Scottish Daily Mail

Anger over random drug tests in queue for city nightclubs

- By Graham Grant Home Affairs Editor

P OLICE are using hi-tech swab kits to check i f clubbers have been taking drugs. Customers queueing at clubs i n Aberdeen have been approached by officers without warning and had their hands checked for traces of illegal substances.

Those who do not co-operate risk being refused entry – while others who test positive are questioned and could be searched and arrested.

But politician­s and licensed trade bosses have criticised the tactic as a breach of young people’s rights.

Police Scotland has also been at the centre of a recent storm over young people being stopped and searched.

Scottish Lib Dem l eader Willie Rennie said: ‘ Carrying out such tests without a suspicion of a crime is a heavyhande­d and indiscrimi­nate tactic. Police Scotland need to review this tactic and explain how t hi s hel ps a ddress drug-taking.’

Officers recently turned up at Club Tropicana in Aberdeen with a drug-detection machine called an ‘itemiser’ and a sniffer dog. They tested 100 people and a CCTV van monitored the club’s entrance. But officers failed to register any positive results for illegal drugs, including cannabis, cocaine, Ecstasy and heroin.

Club boss Tony Cochrane said: ‘I support an anti- drug policy but I feel this latest action by Police Scotland is a step too far. Officers stood at the entrance and took sample swabs on customers with an expectatio­n we should refuse admission to non-compliants.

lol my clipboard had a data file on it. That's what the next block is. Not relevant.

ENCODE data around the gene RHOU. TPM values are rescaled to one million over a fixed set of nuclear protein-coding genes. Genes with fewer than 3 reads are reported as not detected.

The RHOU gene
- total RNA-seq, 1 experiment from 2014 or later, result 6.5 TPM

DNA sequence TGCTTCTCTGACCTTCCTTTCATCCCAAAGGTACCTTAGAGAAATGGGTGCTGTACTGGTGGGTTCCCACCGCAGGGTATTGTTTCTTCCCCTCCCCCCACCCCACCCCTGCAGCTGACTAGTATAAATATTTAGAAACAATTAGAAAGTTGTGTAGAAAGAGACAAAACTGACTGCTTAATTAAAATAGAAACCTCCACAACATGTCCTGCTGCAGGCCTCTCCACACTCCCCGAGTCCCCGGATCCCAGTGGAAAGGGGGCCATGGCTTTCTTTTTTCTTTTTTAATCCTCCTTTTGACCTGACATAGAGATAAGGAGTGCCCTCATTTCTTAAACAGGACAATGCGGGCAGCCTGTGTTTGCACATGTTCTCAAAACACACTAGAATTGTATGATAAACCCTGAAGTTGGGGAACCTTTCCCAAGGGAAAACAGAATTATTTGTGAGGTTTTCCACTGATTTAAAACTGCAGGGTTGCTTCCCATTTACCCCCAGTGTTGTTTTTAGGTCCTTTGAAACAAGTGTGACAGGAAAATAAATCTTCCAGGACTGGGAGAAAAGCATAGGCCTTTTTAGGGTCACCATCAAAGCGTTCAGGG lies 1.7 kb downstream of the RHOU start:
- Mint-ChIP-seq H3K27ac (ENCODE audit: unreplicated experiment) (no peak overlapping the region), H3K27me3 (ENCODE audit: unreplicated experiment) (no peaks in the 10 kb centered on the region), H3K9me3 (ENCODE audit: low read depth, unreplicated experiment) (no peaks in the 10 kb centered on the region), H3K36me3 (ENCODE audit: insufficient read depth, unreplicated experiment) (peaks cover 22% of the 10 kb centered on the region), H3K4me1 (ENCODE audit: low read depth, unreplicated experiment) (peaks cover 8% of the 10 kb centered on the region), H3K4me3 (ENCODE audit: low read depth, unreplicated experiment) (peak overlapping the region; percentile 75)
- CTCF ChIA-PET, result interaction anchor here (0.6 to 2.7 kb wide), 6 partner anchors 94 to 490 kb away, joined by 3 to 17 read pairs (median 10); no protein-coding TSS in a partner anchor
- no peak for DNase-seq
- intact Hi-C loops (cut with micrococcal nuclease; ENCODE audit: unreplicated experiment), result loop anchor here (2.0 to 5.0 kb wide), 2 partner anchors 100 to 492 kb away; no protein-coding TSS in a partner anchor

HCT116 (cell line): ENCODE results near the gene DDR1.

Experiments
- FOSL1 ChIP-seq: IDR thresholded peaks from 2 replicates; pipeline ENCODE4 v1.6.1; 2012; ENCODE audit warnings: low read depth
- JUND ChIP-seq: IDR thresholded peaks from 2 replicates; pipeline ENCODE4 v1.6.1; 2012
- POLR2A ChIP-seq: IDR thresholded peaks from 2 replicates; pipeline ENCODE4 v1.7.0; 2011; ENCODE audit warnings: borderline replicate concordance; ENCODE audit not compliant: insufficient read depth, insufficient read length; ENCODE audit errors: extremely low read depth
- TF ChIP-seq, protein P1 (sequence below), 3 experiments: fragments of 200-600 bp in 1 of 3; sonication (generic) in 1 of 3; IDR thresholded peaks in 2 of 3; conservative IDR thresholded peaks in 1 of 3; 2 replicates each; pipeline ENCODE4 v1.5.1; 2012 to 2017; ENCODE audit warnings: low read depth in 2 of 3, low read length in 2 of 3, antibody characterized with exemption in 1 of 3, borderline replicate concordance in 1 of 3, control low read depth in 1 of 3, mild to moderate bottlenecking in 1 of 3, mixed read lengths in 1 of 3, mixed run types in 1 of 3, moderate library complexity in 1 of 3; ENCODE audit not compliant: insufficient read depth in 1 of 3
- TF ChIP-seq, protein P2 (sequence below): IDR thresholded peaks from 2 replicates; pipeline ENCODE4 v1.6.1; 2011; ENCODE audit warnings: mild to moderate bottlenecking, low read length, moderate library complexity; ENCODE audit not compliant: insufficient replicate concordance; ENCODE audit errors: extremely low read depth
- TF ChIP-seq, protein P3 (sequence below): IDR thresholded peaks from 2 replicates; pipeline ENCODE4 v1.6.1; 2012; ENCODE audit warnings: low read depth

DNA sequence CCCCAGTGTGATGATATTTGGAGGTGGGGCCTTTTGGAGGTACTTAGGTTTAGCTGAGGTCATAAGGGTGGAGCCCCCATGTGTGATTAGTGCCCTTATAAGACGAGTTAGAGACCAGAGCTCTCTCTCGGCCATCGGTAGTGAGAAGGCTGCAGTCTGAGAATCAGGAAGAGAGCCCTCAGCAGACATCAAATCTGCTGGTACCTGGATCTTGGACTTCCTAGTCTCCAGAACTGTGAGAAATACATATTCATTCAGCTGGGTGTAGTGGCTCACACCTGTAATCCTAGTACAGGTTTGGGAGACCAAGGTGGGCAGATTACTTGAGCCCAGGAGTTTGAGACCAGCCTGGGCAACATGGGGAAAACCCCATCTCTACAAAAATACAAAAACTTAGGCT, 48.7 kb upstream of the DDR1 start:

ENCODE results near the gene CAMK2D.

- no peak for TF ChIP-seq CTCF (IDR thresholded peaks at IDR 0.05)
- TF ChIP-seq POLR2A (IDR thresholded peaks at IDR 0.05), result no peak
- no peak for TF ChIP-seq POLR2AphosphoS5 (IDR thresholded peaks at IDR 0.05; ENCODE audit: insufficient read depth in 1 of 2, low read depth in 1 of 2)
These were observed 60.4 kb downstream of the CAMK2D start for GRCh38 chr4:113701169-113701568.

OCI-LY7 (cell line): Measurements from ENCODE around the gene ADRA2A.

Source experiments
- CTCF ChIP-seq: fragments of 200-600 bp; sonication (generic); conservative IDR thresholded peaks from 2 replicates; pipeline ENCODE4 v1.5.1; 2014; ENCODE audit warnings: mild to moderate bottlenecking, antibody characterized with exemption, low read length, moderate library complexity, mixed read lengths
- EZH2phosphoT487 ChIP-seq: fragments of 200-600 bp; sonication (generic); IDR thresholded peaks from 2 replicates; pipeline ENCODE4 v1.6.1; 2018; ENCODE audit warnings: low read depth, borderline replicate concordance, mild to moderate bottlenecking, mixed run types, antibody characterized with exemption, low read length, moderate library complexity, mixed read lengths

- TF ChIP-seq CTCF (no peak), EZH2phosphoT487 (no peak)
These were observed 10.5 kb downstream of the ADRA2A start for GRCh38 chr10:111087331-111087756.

‘We appreciate the work the police do but they’re achieving nothing with this policy. People going for a night out are being made to feel like potential criminals.’

Graeme Pearson, Scottish Labour justice spokesman and ex-head of the Scottish Drug Enforcemen­t Agency, added: ‘Where police spring tests upon people and there’s a pressure to co-operate, it adds concern about the giving of consent and whether operations like this are appropriat­e.’

The £ 25,000 drug- testing device is designed to indicate whether a person has picked up il l egal s ubstances or handled a significan­t quantity.

Four men were charged with drug offences after the machine was used in Aberdeen’s Union Street in May.

Highland and Islands independen­t MSP John Finnie, convener of the Holyrood’s cross-party group on human rights, said: ‘It would be interestin­g to understand the legal basis for these approaches.

‘It’s important that citizens co-operate with police but I’m struggling to understand what can be achieved by t his approach.’

Inspector Lorna Ferguson of Police Scotland said: ‘ The itemiser is a visible deterrent to those seeking to enter pubs and clubs in possession of drugs.’

‘Visible deterrent’

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